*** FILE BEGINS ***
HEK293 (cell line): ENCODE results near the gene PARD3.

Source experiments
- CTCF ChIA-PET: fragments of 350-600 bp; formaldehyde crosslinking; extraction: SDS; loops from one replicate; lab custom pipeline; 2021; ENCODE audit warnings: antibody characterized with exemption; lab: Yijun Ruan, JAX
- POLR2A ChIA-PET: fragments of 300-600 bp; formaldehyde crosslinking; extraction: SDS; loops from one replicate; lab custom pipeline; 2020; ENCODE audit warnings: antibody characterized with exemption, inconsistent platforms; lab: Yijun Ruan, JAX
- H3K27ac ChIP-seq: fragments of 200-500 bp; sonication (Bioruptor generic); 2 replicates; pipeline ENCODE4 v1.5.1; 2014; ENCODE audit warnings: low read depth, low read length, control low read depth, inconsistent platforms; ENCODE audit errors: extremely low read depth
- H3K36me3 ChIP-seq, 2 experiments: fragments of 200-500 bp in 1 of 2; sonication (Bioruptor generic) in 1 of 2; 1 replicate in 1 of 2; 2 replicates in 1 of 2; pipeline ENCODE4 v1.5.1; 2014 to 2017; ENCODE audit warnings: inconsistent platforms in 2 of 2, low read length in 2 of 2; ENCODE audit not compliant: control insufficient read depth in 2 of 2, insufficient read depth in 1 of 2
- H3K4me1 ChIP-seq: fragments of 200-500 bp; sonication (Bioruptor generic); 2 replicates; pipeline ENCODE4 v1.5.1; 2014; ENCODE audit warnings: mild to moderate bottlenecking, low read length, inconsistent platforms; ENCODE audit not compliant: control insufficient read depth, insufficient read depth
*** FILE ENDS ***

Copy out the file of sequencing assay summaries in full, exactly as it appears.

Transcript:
HEK293 (cell line): ENCODE results near the gene PARD3.

Source experiments
- CTCF ChIA-PET: fragments of 350-600 bp; formaldehyde crosslinking; extraction: SDS; loops from one replicate; lab custom pipeline; 2021; ENCODE audit warnings: antibody characterized with exemption; lab: Yijun Ruan, JAX
- POLR2A ChIA-PET: fragments of 300-600 bp; formaldehyde crosslinking; extraction: SDS; loops from one replicate; lab custom pipeline; 2020; ENCODE audit warnings: antibody characterized with exemption, inconsistent platforms; lab: Yijun Ruan, JAX
- H3K27ac ChIP-seq: fragments of 200-500 bp; sonication (Bioruptor generic); 2 replicates; pipeline ENCODE4 v1.5.1; 2014; ENCODE audit warnings: low read depth, low read length, control low read depth, inconsistent platforms; ENCODE audit errors: extremely low read depth
- H3K36me3 ChIP-seq, 2 experiments: fragments of 200-500 bp in 1 of 2; sonication (Bioruptor generic) in 1 of 2; 1 replicate in 1 of 2; 2 replicates in 1 of 2; pipeline ENCODE4 v1.5.1; 2014 to 2017; ENCODE audit warnings: inconsistent platforms in 2 of 2, low read length in 2 of 2; ENCODE audit not compliant: control insufficient read depth in 2 of 2, insufficient read depth in 1 of 2
- H3K4me1 ChIP-seq: fragments of 200-500 bp; sonication (Bioruptor generic); 2 replicates; pipeline ENCODE4 v1.5.1; 2014; ENCODE audit warnings: mild to moderate bottlenecking, low read length, inconsistent platforms; ENCODE audit not compliant: control insufficient read depth, insufficient read depth